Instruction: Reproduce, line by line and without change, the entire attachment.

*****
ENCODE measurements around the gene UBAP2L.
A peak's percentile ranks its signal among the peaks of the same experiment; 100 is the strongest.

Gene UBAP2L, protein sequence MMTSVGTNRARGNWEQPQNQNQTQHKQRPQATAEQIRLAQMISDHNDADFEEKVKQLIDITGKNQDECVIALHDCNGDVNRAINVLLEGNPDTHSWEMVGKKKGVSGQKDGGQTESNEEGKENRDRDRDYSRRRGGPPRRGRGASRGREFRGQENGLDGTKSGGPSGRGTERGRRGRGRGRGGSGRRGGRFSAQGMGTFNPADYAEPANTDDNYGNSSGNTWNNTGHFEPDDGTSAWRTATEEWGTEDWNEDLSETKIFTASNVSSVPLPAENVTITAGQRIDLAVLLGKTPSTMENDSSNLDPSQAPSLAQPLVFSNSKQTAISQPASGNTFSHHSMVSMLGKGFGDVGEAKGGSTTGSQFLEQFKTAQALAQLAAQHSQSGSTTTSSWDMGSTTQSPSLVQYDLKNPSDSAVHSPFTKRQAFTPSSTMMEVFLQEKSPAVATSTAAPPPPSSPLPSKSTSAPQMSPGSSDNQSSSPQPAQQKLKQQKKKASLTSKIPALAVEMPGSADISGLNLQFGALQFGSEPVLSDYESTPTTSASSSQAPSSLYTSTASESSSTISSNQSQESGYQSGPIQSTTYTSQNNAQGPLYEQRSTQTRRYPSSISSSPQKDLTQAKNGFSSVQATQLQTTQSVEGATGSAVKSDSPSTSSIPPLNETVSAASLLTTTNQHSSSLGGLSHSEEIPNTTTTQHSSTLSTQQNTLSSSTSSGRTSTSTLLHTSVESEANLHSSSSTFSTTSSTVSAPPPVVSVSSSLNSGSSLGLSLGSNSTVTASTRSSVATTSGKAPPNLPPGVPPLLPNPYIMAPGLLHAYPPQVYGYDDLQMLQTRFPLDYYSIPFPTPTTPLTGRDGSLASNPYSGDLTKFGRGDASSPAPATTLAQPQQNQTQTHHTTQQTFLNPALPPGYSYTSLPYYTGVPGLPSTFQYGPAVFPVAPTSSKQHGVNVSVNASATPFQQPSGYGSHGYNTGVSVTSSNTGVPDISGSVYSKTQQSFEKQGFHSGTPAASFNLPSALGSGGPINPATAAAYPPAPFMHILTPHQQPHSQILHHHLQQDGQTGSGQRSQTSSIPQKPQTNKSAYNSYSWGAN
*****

ENCODE measurements around the gene UBAP2L.
A peak's percentile ranks its signal among the peaks of the same experiment; 100 is the strongest.

Gene UBAP2L, protein sequence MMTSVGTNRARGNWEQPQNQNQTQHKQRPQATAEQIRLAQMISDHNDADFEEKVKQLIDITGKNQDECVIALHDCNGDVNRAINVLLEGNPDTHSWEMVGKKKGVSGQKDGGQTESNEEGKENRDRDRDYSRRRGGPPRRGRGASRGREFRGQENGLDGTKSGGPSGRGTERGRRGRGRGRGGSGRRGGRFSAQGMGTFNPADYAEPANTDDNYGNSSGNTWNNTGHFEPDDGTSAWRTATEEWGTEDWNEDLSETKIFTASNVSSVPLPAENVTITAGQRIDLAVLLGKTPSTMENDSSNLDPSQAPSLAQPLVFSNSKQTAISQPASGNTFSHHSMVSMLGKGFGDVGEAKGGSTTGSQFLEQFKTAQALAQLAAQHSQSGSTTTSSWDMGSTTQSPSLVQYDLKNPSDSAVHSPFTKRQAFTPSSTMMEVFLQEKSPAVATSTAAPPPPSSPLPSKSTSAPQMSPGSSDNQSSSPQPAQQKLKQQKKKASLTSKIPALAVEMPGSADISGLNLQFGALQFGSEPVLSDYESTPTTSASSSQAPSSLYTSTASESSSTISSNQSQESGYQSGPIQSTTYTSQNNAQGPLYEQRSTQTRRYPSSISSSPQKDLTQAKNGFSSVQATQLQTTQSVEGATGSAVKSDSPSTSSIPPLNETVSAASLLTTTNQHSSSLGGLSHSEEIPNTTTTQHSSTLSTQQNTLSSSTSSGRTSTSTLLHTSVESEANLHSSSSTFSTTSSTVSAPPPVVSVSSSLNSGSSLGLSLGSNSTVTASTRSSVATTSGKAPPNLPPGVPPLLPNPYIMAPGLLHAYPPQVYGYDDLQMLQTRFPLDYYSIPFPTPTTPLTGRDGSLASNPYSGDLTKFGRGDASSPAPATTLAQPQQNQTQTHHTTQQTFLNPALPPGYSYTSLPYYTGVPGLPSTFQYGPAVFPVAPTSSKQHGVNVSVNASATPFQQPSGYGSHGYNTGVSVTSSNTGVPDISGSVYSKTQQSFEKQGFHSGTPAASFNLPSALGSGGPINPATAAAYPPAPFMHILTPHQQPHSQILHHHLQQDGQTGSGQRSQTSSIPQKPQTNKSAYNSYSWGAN